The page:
By Dan Smith
Since Smith Publicity was founded in 1997, every year in the book publishing and book marketing industries has been marked by one constant theme: change. Like many industries, and perhaps more so than most, the book world underwent a massive transformation via the convergence of technology and market changes.
A snapshot from 1997: Press releases were distributed via mail or broadcast fax, media databases consisted of gigantic printed directories, self-publishing was a curious endeavor just starting to raise eyebrows, social networking consisted of actually talking with people at a coffee shop or cocktail reception, and the “big houses” of publishing were still kings and the ultimate literary gatekeepers.
Seems like a different world, doesn’t it?
So here are a few predictions I have for 2015 as it relates to the book industry and book publicity.
- Social media and traditional publicity continue merging from co-existence to cooperative marketing. The rapid evolution of social media made some old school publicists nervous, and prompted overstated predictions from online gurus. Social networking replacing traditional publicity? Didn’t happen and won’t happen. The trend, which will continue through 2015, is the seamless implementation of traditional marketing and social media in book promotion. It won’t be an either-or proposition; both will be used more and more.
I still maintain that in most cases, a book can’t be effectively promoted through only social media, but can be through traditional media outreach. However, the best book marketing includes both traditional publicity and proactive social media elements.
- Book marketing services offered by self-publishing companies will continue to expand. As the number of self-published books has skyrocketed, new publishing companies are popping up to take advantage of this boom. But it isn’t just about publishing books. Many self-publishing companies make a good percentage of their revenue by up-selling services, such as marketing. This will continue to expand in 2015. The allure of one-stop shopping can be attractive, with everything from editing and production to marketing done in one place. As with any service, authors should conduct their due diligence and determine if an outside publicity agency can do a more effective job of marketing their books than a publishing company.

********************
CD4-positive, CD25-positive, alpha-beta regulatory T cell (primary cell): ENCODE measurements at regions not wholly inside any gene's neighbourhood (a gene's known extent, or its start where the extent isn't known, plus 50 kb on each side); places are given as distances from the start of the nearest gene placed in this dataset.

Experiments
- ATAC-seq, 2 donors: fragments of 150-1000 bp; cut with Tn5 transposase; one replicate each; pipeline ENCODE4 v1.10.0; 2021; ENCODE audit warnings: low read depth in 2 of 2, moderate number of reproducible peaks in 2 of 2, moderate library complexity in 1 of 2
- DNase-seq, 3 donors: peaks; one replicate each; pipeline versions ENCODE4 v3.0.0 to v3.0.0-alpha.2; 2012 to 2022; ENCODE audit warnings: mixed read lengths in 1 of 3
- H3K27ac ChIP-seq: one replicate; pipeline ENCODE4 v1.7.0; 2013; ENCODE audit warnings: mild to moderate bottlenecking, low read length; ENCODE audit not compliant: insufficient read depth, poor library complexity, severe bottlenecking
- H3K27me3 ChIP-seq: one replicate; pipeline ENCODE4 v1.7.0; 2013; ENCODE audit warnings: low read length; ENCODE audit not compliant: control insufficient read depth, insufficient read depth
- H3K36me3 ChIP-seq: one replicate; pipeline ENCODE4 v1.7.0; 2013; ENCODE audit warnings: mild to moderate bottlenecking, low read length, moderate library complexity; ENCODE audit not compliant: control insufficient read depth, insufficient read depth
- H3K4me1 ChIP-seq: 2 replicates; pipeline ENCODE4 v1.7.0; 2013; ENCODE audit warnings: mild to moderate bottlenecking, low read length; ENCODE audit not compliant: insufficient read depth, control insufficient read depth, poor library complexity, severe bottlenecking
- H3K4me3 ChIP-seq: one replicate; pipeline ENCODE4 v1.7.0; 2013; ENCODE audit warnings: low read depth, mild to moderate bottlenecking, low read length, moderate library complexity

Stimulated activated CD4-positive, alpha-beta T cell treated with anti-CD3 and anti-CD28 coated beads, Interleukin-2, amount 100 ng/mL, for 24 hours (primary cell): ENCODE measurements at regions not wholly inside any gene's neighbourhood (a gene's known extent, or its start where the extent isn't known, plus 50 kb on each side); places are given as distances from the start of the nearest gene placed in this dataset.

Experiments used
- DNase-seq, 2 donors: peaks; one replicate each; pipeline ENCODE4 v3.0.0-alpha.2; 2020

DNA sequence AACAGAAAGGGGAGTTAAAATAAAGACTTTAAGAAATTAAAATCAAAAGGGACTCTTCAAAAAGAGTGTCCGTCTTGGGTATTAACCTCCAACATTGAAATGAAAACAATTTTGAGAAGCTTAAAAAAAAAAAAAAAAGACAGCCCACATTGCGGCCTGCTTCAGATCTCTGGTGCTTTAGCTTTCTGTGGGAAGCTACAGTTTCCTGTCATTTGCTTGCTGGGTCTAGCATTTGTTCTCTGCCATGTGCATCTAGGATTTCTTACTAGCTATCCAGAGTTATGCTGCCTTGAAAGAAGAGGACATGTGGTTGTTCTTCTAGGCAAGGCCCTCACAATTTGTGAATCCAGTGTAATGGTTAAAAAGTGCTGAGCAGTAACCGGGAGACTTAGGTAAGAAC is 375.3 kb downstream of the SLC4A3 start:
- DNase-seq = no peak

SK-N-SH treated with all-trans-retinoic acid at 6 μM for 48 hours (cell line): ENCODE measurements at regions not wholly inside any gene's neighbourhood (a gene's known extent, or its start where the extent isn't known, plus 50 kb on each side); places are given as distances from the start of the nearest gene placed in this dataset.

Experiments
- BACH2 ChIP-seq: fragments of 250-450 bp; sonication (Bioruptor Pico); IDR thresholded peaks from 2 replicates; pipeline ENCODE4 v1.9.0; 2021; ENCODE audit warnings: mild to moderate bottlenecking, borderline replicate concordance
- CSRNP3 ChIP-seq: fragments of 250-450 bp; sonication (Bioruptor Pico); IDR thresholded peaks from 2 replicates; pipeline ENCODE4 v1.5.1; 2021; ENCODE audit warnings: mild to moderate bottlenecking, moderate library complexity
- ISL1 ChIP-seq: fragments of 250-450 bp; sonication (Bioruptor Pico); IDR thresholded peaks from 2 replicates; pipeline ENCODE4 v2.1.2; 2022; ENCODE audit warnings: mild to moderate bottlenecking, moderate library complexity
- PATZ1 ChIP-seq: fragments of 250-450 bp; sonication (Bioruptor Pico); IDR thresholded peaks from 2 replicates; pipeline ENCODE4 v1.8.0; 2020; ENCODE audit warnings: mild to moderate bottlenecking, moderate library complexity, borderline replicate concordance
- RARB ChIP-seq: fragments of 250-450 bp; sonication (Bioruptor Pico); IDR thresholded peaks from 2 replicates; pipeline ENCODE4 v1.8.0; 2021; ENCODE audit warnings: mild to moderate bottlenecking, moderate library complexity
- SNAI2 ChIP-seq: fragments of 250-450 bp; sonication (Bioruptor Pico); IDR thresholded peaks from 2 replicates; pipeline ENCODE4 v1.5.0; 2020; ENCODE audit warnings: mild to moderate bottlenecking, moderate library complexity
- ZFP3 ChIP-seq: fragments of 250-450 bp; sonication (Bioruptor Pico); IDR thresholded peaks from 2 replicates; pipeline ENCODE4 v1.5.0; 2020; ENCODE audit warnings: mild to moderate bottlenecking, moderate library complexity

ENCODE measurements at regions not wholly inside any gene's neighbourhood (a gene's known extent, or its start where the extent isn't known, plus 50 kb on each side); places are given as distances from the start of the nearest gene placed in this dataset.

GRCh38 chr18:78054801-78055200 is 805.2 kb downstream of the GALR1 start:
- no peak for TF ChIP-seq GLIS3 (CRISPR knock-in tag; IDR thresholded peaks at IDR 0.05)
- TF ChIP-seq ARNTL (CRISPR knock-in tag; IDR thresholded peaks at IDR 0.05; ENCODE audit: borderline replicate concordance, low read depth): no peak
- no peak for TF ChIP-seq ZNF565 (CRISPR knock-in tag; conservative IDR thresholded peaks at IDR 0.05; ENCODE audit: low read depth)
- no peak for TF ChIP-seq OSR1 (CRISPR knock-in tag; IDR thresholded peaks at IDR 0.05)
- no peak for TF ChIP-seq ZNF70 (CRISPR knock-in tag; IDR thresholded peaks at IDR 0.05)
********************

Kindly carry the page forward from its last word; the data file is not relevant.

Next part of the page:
- Media reliance upon authors and publicists will continue to increase. While staff reductions and closings of newspapers and magazines have slowed, most traditional media outlets are still running on very tight budgets and limited staff, struggling to maintain relevancy in an online-crazy world. If you’re worried about rejections when pitching your book to an editor or producer, remember one thing – they need you as much as you need them. This certainly doesn’t mean you’ll be booked on every show you pitch or featured in every print outlet you contact, but it should help put you in a positive mindset for media outreach.
- Radio establishes itself (again) as a mandatory aspect of most publicity campaigns. Talk radio has long been an author and publicist’s trusted friend. The most approachable and responsive media type, radio interviews were typically a mainstay of book publicity campaigns. In recent years, I’ve heard more and more authors downplay radio interviews, essentially classifying them as the “old” way of promoting a book, and not nearly as effective, exciting or potentially rewarding as social media. As the social media revolution reaches a tipping point in 2015, good old radio will once again be considered essential.
- Book-to-screen services hit a wall in 2015. More and more self-publishers and other companies offer “Hollywood” packages for authors in which a film treatment and/or screenplay for a book is developed and pitched to producers, usually at a very hefty price. While I advise authors to consider all marketing options, the book-to-screen service becomes a numbers game. You can see books catch fire and make bestselling lists, but how many have you heard of that actually became films? The ones that do become films are usually discovered by Hollywood, not the result of a pitch.
Here’s to another exciting and always interesting year in the book-marketing world!